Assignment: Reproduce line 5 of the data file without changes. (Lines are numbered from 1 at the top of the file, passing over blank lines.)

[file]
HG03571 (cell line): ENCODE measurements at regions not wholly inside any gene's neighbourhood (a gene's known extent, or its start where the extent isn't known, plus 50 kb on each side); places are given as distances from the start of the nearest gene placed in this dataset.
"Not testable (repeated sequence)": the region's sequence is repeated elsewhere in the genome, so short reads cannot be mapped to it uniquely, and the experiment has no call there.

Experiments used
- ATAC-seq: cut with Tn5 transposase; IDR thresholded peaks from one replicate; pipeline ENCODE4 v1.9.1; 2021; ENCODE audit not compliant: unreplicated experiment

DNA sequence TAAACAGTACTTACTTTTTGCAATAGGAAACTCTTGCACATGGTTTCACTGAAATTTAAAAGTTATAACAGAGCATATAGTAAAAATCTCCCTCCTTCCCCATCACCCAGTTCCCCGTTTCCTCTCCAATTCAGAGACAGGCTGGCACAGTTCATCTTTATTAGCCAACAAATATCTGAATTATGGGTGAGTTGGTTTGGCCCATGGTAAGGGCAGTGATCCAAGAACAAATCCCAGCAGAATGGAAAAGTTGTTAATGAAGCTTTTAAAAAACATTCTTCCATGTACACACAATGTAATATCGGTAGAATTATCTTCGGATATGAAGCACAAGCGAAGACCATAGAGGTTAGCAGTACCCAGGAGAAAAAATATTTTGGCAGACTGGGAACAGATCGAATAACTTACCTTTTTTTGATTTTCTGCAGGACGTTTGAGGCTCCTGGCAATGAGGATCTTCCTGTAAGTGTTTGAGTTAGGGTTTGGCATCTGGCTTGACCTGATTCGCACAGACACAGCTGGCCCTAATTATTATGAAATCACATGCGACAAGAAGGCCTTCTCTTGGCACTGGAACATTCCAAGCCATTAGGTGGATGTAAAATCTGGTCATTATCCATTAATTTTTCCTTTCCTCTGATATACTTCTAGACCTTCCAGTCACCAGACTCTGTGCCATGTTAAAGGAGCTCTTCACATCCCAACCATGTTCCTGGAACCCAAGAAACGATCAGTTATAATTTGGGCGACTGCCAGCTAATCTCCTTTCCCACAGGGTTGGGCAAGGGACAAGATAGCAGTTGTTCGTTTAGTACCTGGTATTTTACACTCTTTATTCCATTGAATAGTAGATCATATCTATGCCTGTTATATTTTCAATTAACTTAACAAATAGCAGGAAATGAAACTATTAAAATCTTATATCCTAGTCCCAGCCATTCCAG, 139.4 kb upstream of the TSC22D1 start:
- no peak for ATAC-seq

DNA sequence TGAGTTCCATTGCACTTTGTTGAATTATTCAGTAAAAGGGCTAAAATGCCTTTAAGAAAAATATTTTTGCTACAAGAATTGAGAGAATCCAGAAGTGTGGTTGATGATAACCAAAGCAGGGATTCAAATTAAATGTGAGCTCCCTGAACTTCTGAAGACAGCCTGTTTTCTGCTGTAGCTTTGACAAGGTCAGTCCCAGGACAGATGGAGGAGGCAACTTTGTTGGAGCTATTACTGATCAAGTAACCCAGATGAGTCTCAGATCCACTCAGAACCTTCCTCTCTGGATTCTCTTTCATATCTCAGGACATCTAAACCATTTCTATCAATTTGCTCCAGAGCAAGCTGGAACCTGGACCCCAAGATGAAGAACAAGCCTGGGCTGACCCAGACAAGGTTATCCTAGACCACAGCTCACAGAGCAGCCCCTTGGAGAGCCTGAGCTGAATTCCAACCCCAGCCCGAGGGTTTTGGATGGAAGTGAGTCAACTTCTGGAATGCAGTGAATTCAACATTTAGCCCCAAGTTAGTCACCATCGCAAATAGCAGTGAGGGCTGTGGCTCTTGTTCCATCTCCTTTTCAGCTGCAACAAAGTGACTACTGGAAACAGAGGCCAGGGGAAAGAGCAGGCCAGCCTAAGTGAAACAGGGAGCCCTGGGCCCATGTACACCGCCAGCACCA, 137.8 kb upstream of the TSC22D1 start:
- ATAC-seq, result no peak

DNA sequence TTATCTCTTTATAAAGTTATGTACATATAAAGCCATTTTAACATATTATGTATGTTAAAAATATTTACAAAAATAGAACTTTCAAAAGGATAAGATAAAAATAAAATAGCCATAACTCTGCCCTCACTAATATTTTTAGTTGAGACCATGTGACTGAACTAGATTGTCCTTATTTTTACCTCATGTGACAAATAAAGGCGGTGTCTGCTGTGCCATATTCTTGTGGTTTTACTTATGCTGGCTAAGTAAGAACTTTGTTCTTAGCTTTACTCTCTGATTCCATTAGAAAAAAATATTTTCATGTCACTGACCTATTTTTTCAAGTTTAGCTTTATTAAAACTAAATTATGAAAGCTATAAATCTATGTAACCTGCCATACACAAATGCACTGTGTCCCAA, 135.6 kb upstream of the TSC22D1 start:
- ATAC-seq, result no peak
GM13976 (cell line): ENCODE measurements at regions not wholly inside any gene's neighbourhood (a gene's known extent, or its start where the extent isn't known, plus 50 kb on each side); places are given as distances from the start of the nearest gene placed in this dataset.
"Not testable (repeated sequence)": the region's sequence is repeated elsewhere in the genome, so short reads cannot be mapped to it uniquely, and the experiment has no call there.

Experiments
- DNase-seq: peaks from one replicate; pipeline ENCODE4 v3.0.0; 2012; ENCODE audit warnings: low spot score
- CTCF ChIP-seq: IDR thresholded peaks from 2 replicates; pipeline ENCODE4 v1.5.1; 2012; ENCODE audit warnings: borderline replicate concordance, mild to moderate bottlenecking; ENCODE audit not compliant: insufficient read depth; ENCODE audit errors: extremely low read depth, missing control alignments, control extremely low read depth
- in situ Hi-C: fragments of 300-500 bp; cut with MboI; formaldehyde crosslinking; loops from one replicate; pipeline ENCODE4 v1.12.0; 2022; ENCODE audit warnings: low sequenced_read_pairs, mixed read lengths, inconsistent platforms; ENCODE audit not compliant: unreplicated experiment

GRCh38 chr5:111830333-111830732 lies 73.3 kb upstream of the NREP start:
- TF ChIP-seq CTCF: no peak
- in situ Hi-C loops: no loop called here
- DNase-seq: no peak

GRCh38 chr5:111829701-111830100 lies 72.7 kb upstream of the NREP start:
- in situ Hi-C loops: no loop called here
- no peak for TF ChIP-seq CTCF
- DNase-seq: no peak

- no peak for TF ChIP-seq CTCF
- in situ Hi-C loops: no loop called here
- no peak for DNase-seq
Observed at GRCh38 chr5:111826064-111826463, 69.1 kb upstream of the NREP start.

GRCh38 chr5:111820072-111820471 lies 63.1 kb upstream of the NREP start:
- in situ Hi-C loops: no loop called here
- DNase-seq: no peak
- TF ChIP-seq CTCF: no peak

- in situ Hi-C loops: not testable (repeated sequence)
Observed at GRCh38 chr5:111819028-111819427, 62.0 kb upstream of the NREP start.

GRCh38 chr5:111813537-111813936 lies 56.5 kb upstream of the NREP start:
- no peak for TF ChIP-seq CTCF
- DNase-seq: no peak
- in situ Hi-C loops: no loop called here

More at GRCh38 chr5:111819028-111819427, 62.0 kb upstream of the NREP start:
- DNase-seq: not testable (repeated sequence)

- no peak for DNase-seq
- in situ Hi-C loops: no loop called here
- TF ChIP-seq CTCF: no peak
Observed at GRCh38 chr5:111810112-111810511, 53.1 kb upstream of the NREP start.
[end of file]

DNA sequence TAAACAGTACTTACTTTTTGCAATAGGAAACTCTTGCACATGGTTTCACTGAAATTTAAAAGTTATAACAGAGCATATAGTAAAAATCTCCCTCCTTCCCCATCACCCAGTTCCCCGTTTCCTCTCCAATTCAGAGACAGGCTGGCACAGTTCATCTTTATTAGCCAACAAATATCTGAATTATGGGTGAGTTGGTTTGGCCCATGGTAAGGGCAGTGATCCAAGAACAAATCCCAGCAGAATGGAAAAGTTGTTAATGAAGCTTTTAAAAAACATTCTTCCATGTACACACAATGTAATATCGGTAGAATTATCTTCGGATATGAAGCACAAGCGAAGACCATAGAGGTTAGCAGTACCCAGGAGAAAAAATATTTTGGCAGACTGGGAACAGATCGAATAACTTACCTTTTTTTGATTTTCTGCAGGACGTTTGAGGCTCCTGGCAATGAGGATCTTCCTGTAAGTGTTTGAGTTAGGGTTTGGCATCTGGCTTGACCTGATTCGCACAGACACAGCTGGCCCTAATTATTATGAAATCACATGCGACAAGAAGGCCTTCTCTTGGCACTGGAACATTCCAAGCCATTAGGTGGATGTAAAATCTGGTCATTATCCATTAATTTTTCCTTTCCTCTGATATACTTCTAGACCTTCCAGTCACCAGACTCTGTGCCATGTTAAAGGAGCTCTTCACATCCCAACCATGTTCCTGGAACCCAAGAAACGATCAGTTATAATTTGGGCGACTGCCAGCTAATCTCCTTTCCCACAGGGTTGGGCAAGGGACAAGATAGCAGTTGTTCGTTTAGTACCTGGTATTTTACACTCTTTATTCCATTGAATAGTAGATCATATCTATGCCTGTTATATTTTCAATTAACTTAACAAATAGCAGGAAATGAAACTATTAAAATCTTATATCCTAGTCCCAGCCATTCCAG, 139.4 kb upstream of the TSC22D1 start: